Sadly, instead, Hunter's been going back to the same well ever since, and he's just worn the characters out. Since Black Light, we've had three books about Earl, and four more about Bob Lee. It's been ever diminishing returns. Writing about Earl presents Hunter with some serious problems; the character has to die in 1955, because that's one of the key facts about Bob Lee Swagger, and it's the pivot around which the three good books turn. So all the books about Earl have to be prequels. This makes it hard to pump in tension, because the reader knows Earl has to make it out in one piece, and it makes it even harder to put together the plots because the books are all stuck in the time between 1945 and 1955. Even so, the books about Earl have been more of a success than the books about Bob Lee. Hot Springs is probably the best of the three, because it's really the origin story of the guy who eventually shoots Earl, and although no-one seems to have told Hunter this, he's actually much better at writing squirrelly little almost-successes than he is at writing manly heroes. Most of his best viewpoint characters are company typists, not he-men.

The Bob Lee books are stuck with a problem Hunter shouldn't still be trying to beat. Bob Lee is a VietNam veteran. In his first appearance, that was fine, because the book was published in 1993, and a man young enough to be a Marine Corps sniper in VietNam was a plausible middle aged burnout 20 or 25 years later. 16 years later, it's pushing credibility that Bob Lee is still running around getting into trouble and getting out of it safely. In Night of Thunder Bob Lee is explicitly 63 years old. Being 63 is not easy. Being 63 when you've been shot up half a dozen times and spent most of your early middle age as a fully paid up alcoholic; well, it's not plausible. But it's not just that the character's too old to be doing what he's doing; what he's doing feels too thin and used up. Night of Thunder lacks a decent villain. It lacks a deep and twisty plot. It lacks any real depth of characterisation. Bob Lee is invulnerable, and everyone else is disposable cardboard. We KNOW that none of the bad guys are going to make it.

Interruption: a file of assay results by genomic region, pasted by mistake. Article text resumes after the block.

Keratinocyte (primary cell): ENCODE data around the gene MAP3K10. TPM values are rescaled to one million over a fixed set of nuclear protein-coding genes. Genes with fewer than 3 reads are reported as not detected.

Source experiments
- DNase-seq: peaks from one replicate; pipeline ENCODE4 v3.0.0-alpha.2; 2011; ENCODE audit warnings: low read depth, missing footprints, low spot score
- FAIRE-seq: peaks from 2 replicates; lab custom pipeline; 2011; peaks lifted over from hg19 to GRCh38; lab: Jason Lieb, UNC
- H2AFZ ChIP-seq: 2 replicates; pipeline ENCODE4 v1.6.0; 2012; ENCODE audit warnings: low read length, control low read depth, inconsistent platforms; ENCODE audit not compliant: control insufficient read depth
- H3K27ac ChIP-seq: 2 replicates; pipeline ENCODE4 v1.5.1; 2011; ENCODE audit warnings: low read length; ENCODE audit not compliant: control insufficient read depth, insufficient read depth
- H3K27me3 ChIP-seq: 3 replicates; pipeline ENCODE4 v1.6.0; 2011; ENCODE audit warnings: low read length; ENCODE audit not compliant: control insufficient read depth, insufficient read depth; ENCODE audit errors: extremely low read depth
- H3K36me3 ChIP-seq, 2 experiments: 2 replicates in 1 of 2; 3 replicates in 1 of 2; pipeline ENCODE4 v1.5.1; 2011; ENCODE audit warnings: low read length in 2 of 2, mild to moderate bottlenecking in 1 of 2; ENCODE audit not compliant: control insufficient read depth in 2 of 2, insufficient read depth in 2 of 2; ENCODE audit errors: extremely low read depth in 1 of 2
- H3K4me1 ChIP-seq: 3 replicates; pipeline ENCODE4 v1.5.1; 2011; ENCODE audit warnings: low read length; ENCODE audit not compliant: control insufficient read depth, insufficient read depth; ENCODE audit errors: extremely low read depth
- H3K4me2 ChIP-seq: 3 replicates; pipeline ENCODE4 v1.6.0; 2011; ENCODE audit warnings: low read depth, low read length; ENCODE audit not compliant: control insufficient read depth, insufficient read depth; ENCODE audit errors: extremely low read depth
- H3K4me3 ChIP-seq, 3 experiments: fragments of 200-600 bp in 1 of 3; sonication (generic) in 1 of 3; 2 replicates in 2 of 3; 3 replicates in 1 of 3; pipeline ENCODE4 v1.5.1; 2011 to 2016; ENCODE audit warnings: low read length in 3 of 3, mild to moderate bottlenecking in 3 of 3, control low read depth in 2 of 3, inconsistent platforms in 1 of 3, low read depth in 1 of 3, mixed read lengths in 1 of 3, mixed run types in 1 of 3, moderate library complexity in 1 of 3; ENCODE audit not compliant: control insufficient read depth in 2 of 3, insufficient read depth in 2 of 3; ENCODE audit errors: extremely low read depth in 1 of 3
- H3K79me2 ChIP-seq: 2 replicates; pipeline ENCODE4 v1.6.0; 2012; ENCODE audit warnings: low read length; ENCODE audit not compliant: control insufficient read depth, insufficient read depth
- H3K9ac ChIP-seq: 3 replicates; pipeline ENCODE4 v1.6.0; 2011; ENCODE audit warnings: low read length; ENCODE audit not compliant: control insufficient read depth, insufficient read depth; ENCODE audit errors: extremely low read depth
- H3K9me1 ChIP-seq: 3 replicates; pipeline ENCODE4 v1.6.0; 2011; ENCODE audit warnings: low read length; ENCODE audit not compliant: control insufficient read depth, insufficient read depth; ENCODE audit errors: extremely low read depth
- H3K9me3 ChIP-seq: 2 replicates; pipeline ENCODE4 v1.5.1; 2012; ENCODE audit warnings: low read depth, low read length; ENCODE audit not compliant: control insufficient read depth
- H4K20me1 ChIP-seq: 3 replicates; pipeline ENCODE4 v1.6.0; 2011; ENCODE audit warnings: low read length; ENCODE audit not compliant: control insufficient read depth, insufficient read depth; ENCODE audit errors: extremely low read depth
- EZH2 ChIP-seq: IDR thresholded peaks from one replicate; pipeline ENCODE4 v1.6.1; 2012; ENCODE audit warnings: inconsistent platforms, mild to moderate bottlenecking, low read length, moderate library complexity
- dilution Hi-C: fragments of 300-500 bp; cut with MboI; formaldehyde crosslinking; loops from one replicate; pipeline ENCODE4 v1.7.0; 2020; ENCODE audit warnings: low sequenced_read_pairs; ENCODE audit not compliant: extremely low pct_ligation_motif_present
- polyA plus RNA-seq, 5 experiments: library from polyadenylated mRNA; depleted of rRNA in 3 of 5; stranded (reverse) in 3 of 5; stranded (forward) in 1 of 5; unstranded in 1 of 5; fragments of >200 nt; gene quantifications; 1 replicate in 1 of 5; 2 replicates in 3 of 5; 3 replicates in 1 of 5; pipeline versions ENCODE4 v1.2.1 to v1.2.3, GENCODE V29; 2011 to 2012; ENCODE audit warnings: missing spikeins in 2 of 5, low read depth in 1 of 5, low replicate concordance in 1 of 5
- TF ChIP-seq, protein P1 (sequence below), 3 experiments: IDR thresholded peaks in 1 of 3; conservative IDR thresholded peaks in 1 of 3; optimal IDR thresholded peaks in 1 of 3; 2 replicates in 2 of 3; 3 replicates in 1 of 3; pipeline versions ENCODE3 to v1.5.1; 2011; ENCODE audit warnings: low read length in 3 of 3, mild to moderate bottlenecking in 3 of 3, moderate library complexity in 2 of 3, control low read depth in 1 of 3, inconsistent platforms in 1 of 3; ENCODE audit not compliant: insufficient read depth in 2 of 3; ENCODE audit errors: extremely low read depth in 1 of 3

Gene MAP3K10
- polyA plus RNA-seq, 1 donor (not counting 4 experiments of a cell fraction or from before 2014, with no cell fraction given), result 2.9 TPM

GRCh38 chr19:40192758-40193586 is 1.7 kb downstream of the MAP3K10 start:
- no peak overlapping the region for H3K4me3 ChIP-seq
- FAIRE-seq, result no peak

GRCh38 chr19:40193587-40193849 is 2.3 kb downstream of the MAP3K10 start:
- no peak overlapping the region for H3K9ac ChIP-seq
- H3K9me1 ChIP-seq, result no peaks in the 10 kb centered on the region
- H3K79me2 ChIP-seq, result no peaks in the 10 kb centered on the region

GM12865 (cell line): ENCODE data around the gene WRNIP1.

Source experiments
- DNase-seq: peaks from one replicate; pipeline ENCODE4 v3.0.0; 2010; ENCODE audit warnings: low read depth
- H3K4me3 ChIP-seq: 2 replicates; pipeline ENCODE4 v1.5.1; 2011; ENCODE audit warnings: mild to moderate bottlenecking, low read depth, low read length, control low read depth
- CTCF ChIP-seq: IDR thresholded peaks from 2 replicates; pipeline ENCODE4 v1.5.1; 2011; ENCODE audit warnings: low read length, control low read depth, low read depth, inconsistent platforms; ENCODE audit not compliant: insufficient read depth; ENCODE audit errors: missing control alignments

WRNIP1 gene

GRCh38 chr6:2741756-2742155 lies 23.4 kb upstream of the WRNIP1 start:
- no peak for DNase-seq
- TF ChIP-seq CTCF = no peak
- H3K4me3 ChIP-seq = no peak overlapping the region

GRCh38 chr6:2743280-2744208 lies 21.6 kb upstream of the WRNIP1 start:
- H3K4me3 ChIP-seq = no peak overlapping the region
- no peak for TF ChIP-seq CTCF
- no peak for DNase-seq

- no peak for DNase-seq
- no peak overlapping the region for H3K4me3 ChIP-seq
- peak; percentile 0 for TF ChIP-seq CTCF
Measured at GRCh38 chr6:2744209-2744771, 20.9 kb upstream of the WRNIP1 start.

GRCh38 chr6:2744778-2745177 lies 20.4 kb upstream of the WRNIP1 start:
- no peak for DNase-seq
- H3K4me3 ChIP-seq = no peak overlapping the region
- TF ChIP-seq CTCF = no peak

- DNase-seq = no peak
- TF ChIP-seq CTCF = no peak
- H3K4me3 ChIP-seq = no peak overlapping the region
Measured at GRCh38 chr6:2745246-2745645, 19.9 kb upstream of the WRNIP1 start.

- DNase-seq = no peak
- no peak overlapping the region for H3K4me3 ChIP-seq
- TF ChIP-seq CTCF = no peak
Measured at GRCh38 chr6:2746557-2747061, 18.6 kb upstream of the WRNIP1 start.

Night of Thunder is not the worst Bob Lee Swagger book; that dubious prize goes to the 47th Samurai, which combines a flat, go nowhere plot, uninteresting characters and a truly unbelievable quest for Swagger. Not content with having his character be the greatest rifle shot that ever lived, Hunter makes him into a passable Samurai swordsman. Now I get that Hunter likes violent cinema and wanted to do a homage to all the samurai movies he's enjoyed. But if that was what he wanted to do, it would have been a better plan to think up a new character and make up a whole new book about him. In the 47th Samurai Bob Lee jumps the shark to become Mary Sue Hunter, and I stopped believing in him. Night of Thunder can't really top that. Not that it does anything else much.